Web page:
Otto von Bismarck

First Chancellor of the German Empire / From Wikipedia, the free encyclopedia

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Otto, Prince of Bismarck, Count of Bismarck-Schönhausen, Duke of Lauenburg (German: Otto, Fürst von Bismarck, Graf von Bismarck-Schönhausen, Herzog zu Lauenburg, pronounced [ˈɔtoː fɔn ˈbɪsmaʁk] i; 1 April 1815 – 30 July 1898), born Otto Eduard Leopold von Bismarck, was a Prussian and later German statesman and diplomat.

Quick facts: His Serene HighnessOtto von BismarckPrince of...
Otto von Bismarck
Bismarck as an elderly man. He is balding and wears a moustache.
Bismarck in 1890
Chancellor of Germany
In office
21 March 1871  20 March 1890
Preceded byPosition established
Succeeded byLeo von Caprivi
Other offices held
Federal Chancellor of the North German Confederation
In office
1 July 1867  21 March 1871
PresidentWilhelm I
Preceded byPosition established
Succeeded byHimself (as Chancellor of the German Empire)
Minister President of Prussia
In office
9 November 1873  20 March 1890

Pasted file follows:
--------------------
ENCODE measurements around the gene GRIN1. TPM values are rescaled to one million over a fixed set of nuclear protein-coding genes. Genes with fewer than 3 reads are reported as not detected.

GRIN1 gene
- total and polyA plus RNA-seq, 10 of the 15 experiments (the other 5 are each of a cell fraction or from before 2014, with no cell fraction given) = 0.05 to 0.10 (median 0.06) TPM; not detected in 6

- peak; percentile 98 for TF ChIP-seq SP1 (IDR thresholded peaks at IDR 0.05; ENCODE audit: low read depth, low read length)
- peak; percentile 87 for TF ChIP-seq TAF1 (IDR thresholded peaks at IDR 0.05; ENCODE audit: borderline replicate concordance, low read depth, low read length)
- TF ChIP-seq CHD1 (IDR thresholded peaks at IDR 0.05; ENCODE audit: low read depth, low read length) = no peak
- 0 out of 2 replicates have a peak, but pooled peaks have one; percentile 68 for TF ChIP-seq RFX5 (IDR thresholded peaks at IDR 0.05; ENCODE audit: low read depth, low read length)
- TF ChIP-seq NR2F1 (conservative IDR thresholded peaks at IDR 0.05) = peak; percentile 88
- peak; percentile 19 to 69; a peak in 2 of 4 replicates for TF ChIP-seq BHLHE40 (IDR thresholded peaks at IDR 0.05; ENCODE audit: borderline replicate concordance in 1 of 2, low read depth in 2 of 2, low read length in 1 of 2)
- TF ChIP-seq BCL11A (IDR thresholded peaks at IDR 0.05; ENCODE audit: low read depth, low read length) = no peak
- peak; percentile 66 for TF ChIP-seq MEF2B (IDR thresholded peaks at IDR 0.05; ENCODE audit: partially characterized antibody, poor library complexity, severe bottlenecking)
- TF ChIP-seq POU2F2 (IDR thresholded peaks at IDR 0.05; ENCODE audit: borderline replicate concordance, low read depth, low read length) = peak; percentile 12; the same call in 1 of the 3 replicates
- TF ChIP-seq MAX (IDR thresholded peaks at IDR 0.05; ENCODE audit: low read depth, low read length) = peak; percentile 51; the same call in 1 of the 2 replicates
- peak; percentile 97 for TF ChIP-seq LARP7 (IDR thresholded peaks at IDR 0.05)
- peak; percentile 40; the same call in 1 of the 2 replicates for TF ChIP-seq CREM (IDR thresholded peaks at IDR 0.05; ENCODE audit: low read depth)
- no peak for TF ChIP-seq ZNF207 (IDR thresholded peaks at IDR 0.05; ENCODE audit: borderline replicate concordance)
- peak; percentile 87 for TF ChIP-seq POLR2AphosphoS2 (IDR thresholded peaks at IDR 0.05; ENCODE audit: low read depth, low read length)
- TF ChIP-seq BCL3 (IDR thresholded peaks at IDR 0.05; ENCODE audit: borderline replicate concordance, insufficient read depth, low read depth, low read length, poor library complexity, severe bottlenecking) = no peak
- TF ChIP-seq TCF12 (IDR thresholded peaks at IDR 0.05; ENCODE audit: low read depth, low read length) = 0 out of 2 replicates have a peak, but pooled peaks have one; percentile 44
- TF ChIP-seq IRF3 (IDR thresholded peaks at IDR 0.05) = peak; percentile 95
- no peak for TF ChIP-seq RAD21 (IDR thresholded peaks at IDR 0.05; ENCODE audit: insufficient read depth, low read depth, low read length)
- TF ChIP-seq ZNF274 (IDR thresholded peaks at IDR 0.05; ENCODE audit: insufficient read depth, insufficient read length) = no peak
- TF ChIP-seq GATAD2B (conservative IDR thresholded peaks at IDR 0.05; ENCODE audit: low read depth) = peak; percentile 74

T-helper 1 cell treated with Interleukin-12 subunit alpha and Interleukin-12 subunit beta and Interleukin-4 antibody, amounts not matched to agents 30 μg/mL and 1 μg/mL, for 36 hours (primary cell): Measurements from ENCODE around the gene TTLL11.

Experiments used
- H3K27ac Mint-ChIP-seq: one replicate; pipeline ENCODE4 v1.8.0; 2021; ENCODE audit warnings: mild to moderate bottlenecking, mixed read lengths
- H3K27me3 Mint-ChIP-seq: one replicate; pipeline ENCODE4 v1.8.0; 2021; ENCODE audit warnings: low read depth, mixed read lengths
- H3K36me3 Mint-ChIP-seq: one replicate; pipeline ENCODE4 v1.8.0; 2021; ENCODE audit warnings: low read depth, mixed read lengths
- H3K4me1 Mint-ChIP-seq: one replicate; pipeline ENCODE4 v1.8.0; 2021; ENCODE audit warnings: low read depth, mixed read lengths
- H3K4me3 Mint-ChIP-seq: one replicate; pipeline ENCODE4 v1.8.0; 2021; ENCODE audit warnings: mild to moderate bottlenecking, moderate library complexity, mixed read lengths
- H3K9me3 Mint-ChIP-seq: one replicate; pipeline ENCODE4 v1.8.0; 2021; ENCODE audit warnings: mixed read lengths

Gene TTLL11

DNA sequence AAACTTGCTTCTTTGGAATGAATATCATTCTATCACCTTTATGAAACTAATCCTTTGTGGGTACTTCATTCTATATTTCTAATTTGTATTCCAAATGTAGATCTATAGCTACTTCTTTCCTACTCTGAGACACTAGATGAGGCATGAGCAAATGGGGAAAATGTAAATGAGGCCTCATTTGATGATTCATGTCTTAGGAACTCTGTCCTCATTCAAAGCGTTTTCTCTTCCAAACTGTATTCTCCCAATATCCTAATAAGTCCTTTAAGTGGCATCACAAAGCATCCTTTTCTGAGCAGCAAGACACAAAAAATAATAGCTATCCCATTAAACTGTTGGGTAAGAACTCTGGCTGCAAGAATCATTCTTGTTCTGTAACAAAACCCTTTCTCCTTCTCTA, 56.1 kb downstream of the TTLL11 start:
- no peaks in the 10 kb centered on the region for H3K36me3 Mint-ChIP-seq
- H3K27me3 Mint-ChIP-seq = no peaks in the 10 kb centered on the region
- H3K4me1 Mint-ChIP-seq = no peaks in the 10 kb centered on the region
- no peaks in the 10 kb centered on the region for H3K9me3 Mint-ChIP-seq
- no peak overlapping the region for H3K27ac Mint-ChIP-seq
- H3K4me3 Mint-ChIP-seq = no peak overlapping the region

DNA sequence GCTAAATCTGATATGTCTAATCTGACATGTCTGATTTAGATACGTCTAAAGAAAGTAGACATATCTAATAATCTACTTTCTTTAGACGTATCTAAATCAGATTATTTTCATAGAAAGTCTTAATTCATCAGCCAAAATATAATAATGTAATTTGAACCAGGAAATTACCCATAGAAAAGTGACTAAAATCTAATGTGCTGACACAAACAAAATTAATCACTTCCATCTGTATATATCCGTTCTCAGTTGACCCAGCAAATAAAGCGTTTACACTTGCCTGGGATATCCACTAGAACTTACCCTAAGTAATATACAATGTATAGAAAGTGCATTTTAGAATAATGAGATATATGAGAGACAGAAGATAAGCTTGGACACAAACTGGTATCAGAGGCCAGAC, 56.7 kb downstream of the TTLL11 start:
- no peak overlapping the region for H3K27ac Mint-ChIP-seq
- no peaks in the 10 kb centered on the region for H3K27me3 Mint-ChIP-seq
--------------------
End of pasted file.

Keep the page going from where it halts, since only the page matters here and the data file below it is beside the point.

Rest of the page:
Preceded byAlbrecht von Roon
Succeeded byLeo von Caprivi
In office
23 September 1862  1 January 1873
MonarchWilhelm I
Preceded byAdolf zu Hohenlohe-Ingelfingen
Succeeded byAlbrecht von Roon
Minister of Foreign Affairs
In office
23 November 1862  20 March 1890
Prime Minister
Preceded byAlbrecht von Bernstorff
Succeeded byLeo von Caprivi
Personal details
Otto Eduard Leopold von Bismarck-Schönhausen

(1815-04-01)1 April 1815
Schönhausen, Saxony, Kingdom of Prussia
Died30 July 1898(1898-07-30) (aged 83)
Friedrichsruh, Schleswig-Holstein, Prussia, German Empire
Resting placeBismarck Mausoleum
53°31′38″N 10°20′9.96″E
Political partyIndependent
(m. 1847; died 1894)
Alma mater
  • Politician
  • diplomat
  • author
  • soldier
  • lawyer
Military service
AllegianceFlag_of_Prussia_%281892-1918%29.svg Kingdom of Prussia
Flag_of_Germany_%281867%E2%80%931918%29.svg German Empire
Branch/serviceImperial German Army
RankColonel General with the rank of Field Marshal